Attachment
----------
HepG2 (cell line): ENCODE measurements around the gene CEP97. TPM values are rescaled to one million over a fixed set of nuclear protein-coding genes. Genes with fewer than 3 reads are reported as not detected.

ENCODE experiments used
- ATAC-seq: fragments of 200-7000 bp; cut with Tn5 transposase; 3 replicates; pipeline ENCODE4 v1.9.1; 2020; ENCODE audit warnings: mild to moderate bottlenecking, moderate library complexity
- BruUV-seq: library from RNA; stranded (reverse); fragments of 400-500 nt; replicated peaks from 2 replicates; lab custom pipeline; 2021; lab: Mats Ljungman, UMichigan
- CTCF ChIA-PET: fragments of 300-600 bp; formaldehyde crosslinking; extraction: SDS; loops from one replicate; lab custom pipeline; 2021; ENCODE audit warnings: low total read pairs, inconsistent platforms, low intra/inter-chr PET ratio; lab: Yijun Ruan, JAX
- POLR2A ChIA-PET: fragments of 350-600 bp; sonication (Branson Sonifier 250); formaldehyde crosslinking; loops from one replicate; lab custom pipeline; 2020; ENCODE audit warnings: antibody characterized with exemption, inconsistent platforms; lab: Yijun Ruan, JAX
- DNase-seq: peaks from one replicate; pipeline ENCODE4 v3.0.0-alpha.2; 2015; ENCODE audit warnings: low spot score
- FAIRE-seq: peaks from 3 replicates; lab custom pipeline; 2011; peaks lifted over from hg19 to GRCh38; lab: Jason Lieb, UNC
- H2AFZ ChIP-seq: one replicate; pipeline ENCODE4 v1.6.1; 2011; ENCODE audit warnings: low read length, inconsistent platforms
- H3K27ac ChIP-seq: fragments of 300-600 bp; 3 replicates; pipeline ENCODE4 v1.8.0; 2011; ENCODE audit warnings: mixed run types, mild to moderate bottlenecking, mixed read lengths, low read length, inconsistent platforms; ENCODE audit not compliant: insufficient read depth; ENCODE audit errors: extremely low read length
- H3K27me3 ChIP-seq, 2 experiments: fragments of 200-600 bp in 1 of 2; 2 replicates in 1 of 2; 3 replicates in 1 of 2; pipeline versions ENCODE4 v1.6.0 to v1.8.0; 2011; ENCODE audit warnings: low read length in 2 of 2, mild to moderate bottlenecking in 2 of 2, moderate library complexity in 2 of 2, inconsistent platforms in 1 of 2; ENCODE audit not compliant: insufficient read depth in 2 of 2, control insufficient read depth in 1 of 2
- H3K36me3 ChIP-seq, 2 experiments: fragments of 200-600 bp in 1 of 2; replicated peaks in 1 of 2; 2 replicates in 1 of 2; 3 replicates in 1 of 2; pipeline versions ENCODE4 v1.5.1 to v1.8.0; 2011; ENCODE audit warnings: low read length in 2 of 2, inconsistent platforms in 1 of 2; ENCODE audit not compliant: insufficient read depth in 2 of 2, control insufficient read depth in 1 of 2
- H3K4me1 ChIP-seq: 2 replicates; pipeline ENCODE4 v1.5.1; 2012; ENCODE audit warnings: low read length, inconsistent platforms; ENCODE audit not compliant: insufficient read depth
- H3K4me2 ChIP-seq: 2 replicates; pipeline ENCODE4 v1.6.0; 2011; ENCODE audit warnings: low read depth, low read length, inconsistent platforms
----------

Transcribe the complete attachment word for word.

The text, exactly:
HepG2 (cell line): ENCODE measurements around the gene CEP97. TPM values are rescaled to one million over a fixed set of nuclear protein-coding genes. Genes with fewer than 3 reads are reported as not detected.

ENCODE experiments used
- ATAC-seq: fragments of 200-7000 bp; cut with Tn5 transposase; 3 replicates; pipeline ENCODE4 v1.9.1; 2020; ENCODE audit warnings: mild to moderate bottlenecking, moderate library complexity
- BruUV-seq: library from RNA; stranded (reverse); fragments of 400-500 nt; replicated peaks from 2 replicates; lab custom pipeline; 2021; lab: Mats Ljungman, UMichigan
- CTCF ChIA-PET: fragments of 300-600 bp; formaldehyde crosslinking; extraction: SDS; loops from one replicate; lab custom pipeline; 2021; ENCODE audit warnings: low total read pairs, inconsistent platforms, low intra/inter-chr PET ratio; lab: Yijun Ruan, JAX
- POLR2A ChIA-PET: fragments of 350-600 bp; sonication (Branson Sonifier 250); formaldehyde crosslinking; loops from one replicate; lab custom pipeline; 2020; ENCODE audit warnings: antibody characterized with exemption, inconsistent platforms; lab: Yijun Ruan, JAX
- DNase-seq: peaks from one replicate; pipeline ENCODE4 v3.0.0-alpha.2; 2015; ENCODE audit warnings: low spot score
- FAIRE-seq: peaks from 3 replicates; lab custom pipeline; 2011; peaks lifted over from hg19 to GRCh38; lab: Jason Lieb, UNC
- H2AFZ ChIP-seq: one replicate; pipeline ENCODE4 v1.6.1; 2011; ENCODE audit warnings: low read length, inconsistent platforms
- H3K27ac ChIP-seq: fragments of 300-600 bp; 3 replicates; pipeline ENCODE4 v1.8.0; 2011; ENCODE audit warnings: mixed run types, mild to moderate bottlenecking, mixed read lengths, low read length, inconsistent platforms; ENCODE audit not compliant: insufficient read depth; ENCODE audit errors: extremely low read length
- H3K27me3 ChIP-seq, 2 experiments: fragments of 200-600 bp in 1 of 2; 2 replicates in 1 of 2; 3 replicates in 1 of 2; pipeline versions ENCODE4 v1.6.0 to v1.8.0; 2011; ENCODE audit warnings: low read length in 2 of 2, mild to moderate bottlenecking in 2 of 2, moderate library complexity in 2 of 2, inconsistent platforms in 1 of 2; ENCODE audit not compliant: insufficient read depth in 2 of 2, control insufficient read depth in 1 of 2
- H3K36me3 ChIP-seq, 2 experiments: fragments of 200-600 bp in 1 of 2; replicated peaks in 1 of 2; 2 replicates in 1 of 2; 3 replicates in 1 of 2; pipeline versions ENCODE4 v1.5.1 to v1.8.0; 2011; ENCODE audit warnings: low read length in 2 of 2, inconsistent platforms in 1 of 2; ENCODE audit not compliant: insufficient read depth in 2 of 2, control insufficient read depth in 1 of 2
- H3K4me1 ChIP-seq: 2 replicates; pipeline ENCODE4 v1.5.1; 2012; ENCODE audit warnings: low read length, inconsistent platforms; ENCODE audit not compliant: insufficient read depth
- H3K4me2 ChIP-seq: 2 replicates; pipeline ENCODE4 v1.6.0; 2011; ENCODE audit warnings: low read depth, low read length, inconsistent platforms